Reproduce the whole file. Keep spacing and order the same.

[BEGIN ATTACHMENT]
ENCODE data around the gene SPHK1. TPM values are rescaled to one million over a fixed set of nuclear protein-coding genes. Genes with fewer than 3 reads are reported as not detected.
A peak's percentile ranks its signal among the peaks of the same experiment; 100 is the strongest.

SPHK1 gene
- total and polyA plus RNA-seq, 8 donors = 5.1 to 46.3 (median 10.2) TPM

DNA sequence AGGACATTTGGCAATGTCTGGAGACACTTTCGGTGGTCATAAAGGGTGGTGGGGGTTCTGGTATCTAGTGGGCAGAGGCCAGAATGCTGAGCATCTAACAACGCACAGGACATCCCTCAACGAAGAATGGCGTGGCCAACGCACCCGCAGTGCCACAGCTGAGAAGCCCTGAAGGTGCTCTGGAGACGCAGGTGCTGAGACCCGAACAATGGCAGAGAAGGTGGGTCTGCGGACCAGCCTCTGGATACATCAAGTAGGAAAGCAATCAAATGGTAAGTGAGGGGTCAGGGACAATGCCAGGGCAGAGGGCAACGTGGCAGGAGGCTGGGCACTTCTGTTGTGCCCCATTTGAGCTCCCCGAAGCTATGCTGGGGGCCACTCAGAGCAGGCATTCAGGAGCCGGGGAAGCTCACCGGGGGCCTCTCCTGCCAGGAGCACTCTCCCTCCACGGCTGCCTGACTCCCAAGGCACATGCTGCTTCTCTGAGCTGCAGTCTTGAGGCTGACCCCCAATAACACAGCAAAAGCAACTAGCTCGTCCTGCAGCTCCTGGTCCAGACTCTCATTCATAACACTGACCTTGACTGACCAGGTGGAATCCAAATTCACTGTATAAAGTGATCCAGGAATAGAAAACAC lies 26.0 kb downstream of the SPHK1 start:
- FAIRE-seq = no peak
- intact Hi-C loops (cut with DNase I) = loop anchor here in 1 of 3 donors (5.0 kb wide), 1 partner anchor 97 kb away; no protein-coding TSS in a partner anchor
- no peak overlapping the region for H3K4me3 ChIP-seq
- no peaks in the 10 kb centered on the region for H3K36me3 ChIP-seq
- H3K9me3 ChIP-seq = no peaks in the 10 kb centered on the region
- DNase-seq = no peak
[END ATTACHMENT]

ENCODE data around the gene SPHK1. TPM values are rescaled to one million over a fixed set of nuclear protein-coding genes. Genes with fewer than 3 reads are reported as not detected.
A peak's percentile ranks its signal among the peaks of the same experiment; 100 is the strongest.

SPHK1 gene
- total and polyA plus RNA-seq, 8 donors = 5.1 to 46.3 (median 10.2) TPM

DNA sequence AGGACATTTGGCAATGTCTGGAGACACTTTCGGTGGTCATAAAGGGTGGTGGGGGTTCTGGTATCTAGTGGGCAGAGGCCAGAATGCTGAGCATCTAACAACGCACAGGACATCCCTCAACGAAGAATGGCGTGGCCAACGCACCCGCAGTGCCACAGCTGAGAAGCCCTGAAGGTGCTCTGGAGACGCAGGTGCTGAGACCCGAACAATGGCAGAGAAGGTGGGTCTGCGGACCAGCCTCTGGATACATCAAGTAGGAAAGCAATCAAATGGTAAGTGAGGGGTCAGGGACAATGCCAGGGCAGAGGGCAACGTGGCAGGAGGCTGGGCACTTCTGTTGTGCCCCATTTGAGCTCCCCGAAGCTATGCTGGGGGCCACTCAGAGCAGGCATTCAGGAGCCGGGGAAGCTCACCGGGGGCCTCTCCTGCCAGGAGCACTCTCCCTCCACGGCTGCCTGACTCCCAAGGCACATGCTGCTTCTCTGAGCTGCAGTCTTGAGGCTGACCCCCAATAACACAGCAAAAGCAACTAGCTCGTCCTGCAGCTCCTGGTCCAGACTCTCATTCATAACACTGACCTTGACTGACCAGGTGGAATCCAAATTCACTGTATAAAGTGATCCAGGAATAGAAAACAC lies 26.0 kb downstream of the SPHK1 start:
- FAIRE-seq = no peak
- intact Hi-C loops (cut with DNase I) = loop anchor here in 1 of 3 donors (5.0 kb wide), 1 partner anchor 97 kb away; no protein-coding TSS in a partner anchor
- no peak overlapping the region for H3K4me3 ChIP-seq
- no peaks in the 10 kb centered on the region for H3K36me3 ChIP-seq
- H3K9me3 ChIP-seq = no peaks in the 10 kb centered on the region
- DNase-seq = no peak